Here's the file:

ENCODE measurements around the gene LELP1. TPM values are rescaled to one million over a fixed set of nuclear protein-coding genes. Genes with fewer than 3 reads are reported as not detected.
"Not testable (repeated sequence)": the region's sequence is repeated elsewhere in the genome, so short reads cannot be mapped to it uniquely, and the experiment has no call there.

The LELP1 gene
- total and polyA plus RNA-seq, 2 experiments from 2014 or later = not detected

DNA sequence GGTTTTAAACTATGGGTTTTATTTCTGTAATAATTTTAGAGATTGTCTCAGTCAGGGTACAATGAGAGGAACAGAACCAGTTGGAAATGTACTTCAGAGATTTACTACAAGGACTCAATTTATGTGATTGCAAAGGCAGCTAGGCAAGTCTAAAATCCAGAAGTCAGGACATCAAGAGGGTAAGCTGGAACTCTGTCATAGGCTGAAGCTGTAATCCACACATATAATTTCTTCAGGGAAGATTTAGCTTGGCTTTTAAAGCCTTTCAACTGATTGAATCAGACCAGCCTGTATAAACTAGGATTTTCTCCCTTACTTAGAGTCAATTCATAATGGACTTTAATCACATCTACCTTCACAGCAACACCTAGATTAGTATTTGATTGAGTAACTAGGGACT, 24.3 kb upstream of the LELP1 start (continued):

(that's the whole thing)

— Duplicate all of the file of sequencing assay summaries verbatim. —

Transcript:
ENCODE measurements around the gene LELP1. TPM values are rescaled to one million over a fixed set of nuclear protein-coding genes. Genes with fewer than 3 reads are reported as not detected.
"Not testable (repeated sequence)": the region's sequence is repeated elsewhere in the genome, so short reads cannot be mapped to it uniquely, and the experiment has no call there.

The LELP1 gene
- total and polyA plus RNA-seq, 2 experiments from 2014 or later = not detected

DNA sequence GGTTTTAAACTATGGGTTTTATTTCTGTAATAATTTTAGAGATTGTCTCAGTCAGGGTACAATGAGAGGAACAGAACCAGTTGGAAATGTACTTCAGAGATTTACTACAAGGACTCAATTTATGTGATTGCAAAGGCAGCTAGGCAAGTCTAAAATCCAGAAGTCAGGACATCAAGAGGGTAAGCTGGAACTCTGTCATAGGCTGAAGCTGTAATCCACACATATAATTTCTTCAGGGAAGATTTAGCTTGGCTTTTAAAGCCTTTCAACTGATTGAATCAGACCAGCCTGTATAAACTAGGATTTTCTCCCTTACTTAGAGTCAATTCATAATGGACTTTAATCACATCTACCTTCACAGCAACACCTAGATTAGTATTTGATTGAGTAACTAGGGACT, 24.3 kb upstream of the LELP1 start (continued):